Nominee for Mississippi Superintendent of Education voted down on Senate floor
In a rare case of a nomination failing on the chamber floor, the nominee for Mississippi Superintendent of Education, who was named by the state's education board late last year, was not confirmed by the Mississippi Senate on Wednesday in a 21-31 vote.
Robert Taylor, a native Mississippian who last served as deputy state superintendent for North Carolina and began work in January, will no longer be the chief administrator of the state's education system, with those voting no voicing concerns about his selection process and record on underperforming schools.
“This whole confirmation was a political process, and I knew that coming in,” Taylor told The Associated Press on Wednesday evening after the Senate vote. He said senators in the past have confirmed all previous nominees for state superintendent, and he is disappointed this group of senators did not confirm him.
“The fact that they didn't, that is what I have to live with,” Taylor said. “I will always respect the process.”
In a news conference after the vote, Senate Democrats suggested a different reason Taylor was voted down. Sen. David Jordan, D-Greenwood, is a former longtime schoolteacher who said Taylor's qualifications were more than adequate.
"The person that we're talking about, Dr. Taylor, is a native son," Jordan said. "He's a Mississippian, who went to North Carolina and worked in their system, that system rated is higher than Mississippi, and he came home to serve. He's a great and impressive son of Mississippi, and we rejected him for no reason other than the fact that God made him Black."
Despite some bipartisan support — five Republicans voted yes — Taylor's nomination ultimately failed. Some who voted no said the legislature had not been adequately involved in the selection process.
Sen. Daniel Sparks, R-Belmont, said that played a role in his opposition, but added that there were other factors too. Mississippi, Sparks said, needs a superintendent with a strong record of turning around underperforming schools. Taylor's answers on that topic in the confirmation hearings left Sparks unconvinced, according to the senator. Sparks also looked to Taylor's record on that subject in North Carolina.
"There were not things that were said that gave me encouragement about the underperforming schools in our state," Sparks said. "The data that I have before me says that while someone may be constitutionally qualified, they may not be the right person for the job."
Lt. Gov. Delbert Hosemann released a statement after the vote, saying he agreed with the no-vote.
"The Board sent over an appointment but there were legitimate concerns about whether he was the right person for the job. With a position as important as the person overseeing the education of our children, Senators should vote their conscience and confirmation should not be taken lightly. I defer to the body and believe they made the right decision today," Hosemann said.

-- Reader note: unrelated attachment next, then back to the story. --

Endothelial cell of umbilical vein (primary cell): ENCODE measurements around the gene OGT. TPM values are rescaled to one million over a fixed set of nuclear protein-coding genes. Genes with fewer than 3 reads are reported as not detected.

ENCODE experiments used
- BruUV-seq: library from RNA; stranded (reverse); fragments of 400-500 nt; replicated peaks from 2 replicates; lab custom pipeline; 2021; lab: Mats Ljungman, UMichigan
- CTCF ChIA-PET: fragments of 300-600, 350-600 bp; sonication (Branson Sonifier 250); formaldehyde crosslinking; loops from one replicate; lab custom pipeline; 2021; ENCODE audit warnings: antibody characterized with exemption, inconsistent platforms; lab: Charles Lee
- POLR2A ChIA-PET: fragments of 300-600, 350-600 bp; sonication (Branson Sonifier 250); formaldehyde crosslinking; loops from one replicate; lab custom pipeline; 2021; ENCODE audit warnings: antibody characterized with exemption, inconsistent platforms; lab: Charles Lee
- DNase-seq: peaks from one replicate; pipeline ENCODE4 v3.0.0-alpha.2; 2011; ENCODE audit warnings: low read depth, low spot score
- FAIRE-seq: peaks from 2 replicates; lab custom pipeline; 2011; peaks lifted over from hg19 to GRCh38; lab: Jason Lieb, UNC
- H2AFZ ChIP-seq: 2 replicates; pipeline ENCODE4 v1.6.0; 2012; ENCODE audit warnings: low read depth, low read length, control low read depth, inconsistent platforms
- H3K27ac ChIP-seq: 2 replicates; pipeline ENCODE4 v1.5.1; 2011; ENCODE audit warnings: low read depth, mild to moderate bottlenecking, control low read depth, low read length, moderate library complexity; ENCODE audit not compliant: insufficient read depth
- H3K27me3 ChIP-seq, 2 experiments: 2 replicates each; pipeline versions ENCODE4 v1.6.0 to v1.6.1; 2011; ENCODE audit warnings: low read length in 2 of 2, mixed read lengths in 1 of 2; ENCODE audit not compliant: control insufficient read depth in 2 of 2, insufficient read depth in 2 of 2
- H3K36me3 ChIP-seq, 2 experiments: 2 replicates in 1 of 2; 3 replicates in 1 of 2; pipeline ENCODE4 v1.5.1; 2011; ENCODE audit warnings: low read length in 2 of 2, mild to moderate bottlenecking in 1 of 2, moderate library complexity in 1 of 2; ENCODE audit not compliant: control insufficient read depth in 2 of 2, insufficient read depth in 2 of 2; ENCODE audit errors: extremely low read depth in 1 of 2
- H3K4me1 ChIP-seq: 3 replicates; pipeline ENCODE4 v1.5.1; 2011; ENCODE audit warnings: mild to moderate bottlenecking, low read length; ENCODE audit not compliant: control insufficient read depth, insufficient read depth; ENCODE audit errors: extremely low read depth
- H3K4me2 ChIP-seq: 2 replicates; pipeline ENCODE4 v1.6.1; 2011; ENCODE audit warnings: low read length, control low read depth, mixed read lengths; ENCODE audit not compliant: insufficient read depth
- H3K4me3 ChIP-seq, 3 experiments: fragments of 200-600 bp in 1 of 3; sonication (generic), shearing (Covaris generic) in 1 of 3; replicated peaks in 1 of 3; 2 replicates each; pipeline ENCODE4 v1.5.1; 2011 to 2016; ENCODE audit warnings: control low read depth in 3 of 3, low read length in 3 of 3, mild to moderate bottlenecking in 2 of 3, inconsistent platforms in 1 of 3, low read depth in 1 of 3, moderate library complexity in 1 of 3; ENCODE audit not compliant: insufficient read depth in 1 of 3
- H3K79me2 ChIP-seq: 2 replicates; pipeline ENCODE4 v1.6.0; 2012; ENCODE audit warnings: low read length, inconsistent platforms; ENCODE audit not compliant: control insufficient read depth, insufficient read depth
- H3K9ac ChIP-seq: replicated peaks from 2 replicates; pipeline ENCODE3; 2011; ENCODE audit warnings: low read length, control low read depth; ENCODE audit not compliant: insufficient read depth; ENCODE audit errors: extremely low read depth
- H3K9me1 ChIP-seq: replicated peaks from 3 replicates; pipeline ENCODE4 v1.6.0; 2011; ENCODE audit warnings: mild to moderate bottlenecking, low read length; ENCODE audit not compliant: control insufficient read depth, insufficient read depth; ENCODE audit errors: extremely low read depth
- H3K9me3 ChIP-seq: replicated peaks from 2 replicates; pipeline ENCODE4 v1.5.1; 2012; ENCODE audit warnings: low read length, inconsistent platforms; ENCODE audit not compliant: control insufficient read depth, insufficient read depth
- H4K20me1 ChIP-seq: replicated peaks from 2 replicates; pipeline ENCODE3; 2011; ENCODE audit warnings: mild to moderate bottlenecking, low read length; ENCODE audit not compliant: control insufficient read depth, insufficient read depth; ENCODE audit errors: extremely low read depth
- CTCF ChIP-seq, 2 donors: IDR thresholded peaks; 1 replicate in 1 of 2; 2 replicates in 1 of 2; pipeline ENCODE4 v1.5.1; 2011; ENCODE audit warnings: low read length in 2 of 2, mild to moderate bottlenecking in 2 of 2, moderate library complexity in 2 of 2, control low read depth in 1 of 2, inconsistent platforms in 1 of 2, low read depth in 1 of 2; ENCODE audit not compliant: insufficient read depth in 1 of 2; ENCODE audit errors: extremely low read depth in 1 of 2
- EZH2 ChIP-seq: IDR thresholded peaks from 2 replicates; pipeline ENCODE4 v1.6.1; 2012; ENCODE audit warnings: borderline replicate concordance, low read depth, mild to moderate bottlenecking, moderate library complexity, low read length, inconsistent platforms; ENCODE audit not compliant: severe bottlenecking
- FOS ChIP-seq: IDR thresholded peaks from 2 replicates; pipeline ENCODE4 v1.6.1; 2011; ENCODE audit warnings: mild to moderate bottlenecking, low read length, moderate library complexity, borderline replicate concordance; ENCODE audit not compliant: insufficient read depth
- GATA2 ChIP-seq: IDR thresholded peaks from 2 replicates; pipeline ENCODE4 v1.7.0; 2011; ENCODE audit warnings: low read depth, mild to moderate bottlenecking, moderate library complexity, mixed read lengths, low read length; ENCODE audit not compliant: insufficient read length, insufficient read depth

During floor debate Sen. Hob Bryan, D-Amory, urged his colleagues to support the nominee, and said the process that led to Taylor's selection was far from abnormal.
"I'm aware that among some senators there is opposition to this nomination. I don't know of any reason that has been articulated that is compelling that we should reject this nominee. The state constitution vests in the state school board the authority to operate or choose the state superintendent," Bryan said.
In the news conference, Sen. John Horhn, D-Jackson, said rejecting Taylor so late in the session sets the state's education system back until the Senate can have a chance to vote on the next nominee.
"Those who voted against the nomination of Dr. Taylor did the state of Mississippi a great disservice," Horhn said. "They have set our education efforts and progress that we've made with regard to education back at least a year because we are rudderless right now. We've got to start all over again and find leadership for our state department of public education. Anytime we put politics and partisanship and race ahead of the progress that we need to be making in the state of Mississippi we're doing our citizens a great disservice, and we did that today."
When Taylor was first named by the board, he publicly celebrated the opportunity to return home.
“The opportunity to return home to Mississippi and work hand in hand with all stakeholders to improve education is perhaps the pinnacle of one’s career,” Taylor said in a statement. “This opportunity has been afforded to my family and I and we look forward to our homecoming.”
In November, Taylor was appointed by the Mississippi State Board of Education, which is made up of appointees from the governor, lieutenant governor and speaker of the house. That came at the end of a months-long search to replace State Superintendent Carey Wright. Taylor started on the job in January, as it is not uncommon for board-appointments to begin work before their confirmation has been made official. Now, it seems, a new search will need to begin. Between Wright and Taylor, Kim Benton served on an interim basis.
Nominations require the advice and consent of the Senate. While the speaker of the house has a role in who sits on the state board of education, the House does not vote on nominations. Sen. Juan Barnett, D-Heidelberg, filed a motion to reconsider the vote, which the Senate voted to table Thursday. The 2023 session is scheduled to end by Sunday.
The Associated Press contributed to this story.
This article originally appeared on Mississippi Clarion Ledger: MS Senate votes against state superintendent of education nominee